Roots and leaves of the wild gingers have a scent somewhat like that of culinary ginger (Zingiber), but they are not used as seasoning. Low, creeping plants bearing roundish or heart-shaped leaves, they make very attractive woodland ground covers. Their flowers are curious rather than showy, almost hidden among the leaves; they are small (usually less than 2 in. wide) and oddly shaped, with three spreading, leathery lobes that may be brownish, purplish, or greenish. Of the many species that exist, only a few are available to gardeners. Asiatic species with fancy variegated leaves, now grown as connoisseurs' plants in Japan, may eventually make their way here. Deer resistant.
A. arifolium. HEARTLEAF, ARROWLEAF GINGER. Zones US, MS, LS, CS; USDA 6-9. Native from Virginia south to Florida and Alabama. Tough, easy-to-grow evergreen wild ginger with glossy, green (sometimes silver-mottled) leaves to 5 in. long. Flowers are reddish brown. Spreads slowly to form 112-ft.-wide clumps.
A. campaniflorum. KIWI GINGER. Zones LS, CS; USDA 8-9. From China. Evergreen, deep green leaves grow to 6 in. long and 4 in. wide. Brownish purple flowers are white inside, with a purple ring partway down. Plant is sometimes called kiwi ginger because the inside of the flower resembles a slice of kiwi fruit.
A. canadense. CANADA WILD GINGER. Zones US, MS, LS; USDA 6-8. Native to eastern North America. Deciduous, kidney-shaped, dark green leaves to 4 in. long, 6 in. wide. Flowers are purplish brown. The hardiest species.
A. caudatum. WESTERN WILD GINGER. Zones US, MS, LS; USDA 6-8. Native to the West Coast. Evergreen in warmest areas of the zones where it will grow. Heart-shaped leaves are 27 in. long and wide. Reddish brown flowers have lobes elongated into tails. Where adapted, a valuable, quick-growing ground cover for shady places.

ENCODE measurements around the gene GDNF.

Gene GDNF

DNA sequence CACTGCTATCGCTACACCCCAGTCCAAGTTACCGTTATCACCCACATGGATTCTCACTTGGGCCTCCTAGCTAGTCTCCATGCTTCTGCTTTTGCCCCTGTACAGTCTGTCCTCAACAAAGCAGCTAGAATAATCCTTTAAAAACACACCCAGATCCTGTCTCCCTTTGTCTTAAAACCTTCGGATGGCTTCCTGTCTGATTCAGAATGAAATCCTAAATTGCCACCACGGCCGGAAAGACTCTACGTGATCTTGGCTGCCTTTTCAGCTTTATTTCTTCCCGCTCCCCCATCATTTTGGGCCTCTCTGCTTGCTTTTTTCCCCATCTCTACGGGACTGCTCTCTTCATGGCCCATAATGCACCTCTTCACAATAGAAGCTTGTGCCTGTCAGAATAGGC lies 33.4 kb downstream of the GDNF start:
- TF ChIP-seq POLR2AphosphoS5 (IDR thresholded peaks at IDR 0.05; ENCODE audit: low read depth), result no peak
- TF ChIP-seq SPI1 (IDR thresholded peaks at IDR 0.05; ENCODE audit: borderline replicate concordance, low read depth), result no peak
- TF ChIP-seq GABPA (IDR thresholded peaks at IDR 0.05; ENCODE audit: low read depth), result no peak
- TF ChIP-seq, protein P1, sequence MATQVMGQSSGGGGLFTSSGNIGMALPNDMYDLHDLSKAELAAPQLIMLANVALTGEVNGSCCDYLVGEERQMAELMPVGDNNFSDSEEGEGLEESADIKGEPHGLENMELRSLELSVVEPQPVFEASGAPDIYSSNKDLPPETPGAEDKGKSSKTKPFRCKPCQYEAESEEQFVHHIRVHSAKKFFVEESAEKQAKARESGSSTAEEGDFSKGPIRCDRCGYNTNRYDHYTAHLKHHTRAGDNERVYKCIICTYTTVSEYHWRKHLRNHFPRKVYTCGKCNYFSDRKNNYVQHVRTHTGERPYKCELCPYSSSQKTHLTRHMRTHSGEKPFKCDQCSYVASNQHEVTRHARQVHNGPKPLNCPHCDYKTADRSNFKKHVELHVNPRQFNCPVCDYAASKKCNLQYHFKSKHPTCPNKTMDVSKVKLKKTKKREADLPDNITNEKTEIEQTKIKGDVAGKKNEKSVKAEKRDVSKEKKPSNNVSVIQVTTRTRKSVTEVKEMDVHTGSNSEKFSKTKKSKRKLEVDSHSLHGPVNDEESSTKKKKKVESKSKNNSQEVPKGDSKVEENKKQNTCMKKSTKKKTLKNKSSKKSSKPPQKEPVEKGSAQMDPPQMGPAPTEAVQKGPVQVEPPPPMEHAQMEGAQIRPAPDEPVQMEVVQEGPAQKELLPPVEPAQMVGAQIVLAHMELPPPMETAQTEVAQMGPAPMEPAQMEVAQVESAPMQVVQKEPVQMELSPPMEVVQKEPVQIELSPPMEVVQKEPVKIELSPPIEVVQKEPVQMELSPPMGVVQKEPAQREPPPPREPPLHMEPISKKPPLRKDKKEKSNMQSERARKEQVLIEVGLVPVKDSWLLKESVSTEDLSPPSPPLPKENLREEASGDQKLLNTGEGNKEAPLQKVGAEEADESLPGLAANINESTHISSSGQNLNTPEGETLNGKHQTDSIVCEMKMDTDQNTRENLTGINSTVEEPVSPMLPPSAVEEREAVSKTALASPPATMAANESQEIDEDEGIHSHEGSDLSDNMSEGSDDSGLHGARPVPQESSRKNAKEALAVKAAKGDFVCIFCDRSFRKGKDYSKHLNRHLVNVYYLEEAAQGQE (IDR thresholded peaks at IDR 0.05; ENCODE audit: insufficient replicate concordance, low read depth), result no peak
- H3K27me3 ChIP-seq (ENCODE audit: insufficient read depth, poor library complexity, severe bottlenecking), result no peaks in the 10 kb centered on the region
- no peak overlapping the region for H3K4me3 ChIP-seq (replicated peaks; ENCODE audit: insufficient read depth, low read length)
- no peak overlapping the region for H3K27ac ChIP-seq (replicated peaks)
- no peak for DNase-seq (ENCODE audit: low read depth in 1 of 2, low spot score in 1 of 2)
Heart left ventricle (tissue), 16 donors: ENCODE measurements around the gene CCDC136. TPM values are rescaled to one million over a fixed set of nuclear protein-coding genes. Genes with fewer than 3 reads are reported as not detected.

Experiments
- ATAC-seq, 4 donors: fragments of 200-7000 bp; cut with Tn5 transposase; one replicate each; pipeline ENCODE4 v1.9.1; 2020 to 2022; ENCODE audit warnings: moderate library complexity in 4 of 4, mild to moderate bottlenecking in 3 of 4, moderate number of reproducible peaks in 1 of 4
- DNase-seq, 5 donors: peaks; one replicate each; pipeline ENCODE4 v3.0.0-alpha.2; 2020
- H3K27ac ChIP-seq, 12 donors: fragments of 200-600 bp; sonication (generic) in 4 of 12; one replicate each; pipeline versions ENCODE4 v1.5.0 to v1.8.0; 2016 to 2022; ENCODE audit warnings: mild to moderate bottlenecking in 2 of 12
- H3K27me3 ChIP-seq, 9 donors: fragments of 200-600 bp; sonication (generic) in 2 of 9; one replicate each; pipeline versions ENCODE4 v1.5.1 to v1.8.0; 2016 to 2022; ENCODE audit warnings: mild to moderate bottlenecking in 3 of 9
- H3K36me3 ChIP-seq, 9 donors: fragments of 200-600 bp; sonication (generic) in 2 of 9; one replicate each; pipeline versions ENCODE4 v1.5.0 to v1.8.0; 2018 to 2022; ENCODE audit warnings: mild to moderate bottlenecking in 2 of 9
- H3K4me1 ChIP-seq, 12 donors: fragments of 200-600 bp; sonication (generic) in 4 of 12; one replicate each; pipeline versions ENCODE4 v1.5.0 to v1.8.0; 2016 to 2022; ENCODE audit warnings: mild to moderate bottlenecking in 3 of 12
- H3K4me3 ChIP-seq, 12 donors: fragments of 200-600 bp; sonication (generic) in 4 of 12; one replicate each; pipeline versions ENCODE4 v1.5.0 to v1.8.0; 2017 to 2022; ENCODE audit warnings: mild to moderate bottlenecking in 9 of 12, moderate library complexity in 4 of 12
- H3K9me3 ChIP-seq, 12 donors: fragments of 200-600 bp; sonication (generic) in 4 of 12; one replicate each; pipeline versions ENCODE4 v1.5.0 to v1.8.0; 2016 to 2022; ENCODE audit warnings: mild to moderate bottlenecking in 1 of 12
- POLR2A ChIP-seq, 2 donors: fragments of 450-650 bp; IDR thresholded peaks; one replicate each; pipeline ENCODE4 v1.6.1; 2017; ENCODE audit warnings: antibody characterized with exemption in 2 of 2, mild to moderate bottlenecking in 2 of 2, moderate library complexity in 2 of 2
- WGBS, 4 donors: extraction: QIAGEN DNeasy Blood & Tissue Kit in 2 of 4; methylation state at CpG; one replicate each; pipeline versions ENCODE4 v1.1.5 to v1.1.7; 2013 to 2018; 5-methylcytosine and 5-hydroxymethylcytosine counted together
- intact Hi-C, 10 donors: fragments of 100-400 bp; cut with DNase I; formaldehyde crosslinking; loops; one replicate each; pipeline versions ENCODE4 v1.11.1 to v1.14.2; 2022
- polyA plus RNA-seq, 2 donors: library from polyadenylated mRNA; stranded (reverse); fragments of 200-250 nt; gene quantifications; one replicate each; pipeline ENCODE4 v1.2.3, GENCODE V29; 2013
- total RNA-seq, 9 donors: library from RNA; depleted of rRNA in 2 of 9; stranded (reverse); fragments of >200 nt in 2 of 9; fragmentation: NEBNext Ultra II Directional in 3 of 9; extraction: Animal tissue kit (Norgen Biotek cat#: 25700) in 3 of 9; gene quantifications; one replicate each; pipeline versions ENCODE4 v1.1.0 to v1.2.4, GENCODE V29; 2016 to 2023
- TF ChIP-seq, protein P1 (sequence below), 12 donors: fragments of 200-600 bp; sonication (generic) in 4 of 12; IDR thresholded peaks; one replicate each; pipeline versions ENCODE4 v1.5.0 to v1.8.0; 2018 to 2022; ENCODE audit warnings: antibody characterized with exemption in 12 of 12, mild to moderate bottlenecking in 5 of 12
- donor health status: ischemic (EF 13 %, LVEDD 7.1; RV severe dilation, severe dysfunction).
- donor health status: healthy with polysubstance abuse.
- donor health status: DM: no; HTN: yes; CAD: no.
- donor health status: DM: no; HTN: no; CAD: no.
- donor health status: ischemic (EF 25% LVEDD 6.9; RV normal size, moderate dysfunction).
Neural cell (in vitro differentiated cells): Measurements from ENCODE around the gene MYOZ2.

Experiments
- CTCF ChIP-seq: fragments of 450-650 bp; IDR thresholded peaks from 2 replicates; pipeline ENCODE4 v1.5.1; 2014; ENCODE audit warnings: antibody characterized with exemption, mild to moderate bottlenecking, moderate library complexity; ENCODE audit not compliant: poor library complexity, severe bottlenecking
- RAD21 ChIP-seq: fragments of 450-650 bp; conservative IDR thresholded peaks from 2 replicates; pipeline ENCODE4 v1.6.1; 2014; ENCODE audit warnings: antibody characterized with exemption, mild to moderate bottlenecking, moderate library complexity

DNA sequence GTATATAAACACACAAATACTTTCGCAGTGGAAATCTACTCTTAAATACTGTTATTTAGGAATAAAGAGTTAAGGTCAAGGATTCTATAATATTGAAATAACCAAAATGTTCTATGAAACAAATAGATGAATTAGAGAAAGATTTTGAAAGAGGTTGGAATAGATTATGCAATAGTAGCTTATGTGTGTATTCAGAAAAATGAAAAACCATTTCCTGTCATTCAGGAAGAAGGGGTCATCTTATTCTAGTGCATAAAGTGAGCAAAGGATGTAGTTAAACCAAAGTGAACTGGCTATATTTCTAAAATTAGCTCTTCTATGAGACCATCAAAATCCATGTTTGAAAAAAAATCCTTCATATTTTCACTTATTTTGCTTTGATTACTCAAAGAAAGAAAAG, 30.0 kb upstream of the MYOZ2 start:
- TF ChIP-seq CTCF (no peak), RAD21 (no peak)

A. europaeum. EUROPEAN WILD GINGER. Zones US, MS, LS; USDA 6-8. Native to Europe. Evergreen, shiny, kidney-shaped, dark green leaves 23 in. long and wide. Small brown flowers. Slow spreader.
A. maximum. Zones MS, LS, CS; USDA 7-9. Evergreen Chinese species; sometimes known by the name panda ginger, thanks to its 2-in.-wide flowers, which are black with a large white eye. Leaves grow to about 6 in. long, 4 in. wide. 'Green Panda' has dark green foliage and particularly showy flowers; 'Ling Ling' bears dark green leaves with light green mottling.
A. shuttleworthii. MOTTLED WILD GINGER. Zones US, MS, LS, CS; USDA 6-9. Native to the Appalachians. Evergreen, 4-in., heart-shaped or roundish leaves, usually variegated with silvery markings. Brown flowers with red spots. Slow growing. 'Callaway' spreads more quickly and has extremely handsome, mottled foliage. The foliage of 'Carolina Silver' is attractively marked with silvery cream. 'Velvet Queen' has silver-mottled leaves and double-size blossoms.
A. speciosum. ALABAMA WILD GINGER. Zones US, MS, LS, CS; USDA 6-9. This Alabama native is a favorite and the showiest of the North American wild ginger species. The plant features large, evergreen, variably mottled leaves and bold black-and-cream flowers. Selection 'Buxom Beauty' is bigger than the species over all: its silver-marbled leaves grow to 10 in. long, and its flowers are about 2 in. across. Like 'Buxom Beauty', 'Woodlander's Select' also has silver-marked leaves, but they reach just 6 in. long; its flowers are about 112 in. across.
A. splendens. CHINESE WILD GINGER. Zones US, MS, LS, CS; USDA 6-9. Easy-to-grow Chinese native. Evergreen leaves in dark green heavily mottled with silver are heart shaped with an elongated tip; may reach 7 in. long, 3 in. wide. Large (2-in.-wide) dark purple flowers. Grows quite vigorously in loose, rich soil, forming large colonies. Leaves of 'Quicksilver' are mottled with silver.
A. virginicum. SILVER SPLASH. Zones US, MS, LS; USDA 6-8. Selection of a southeastern U.S. native, with round, evergreen, 2-in. leaves in green boldly marked with silver. Relatively small flowers are reddish brown.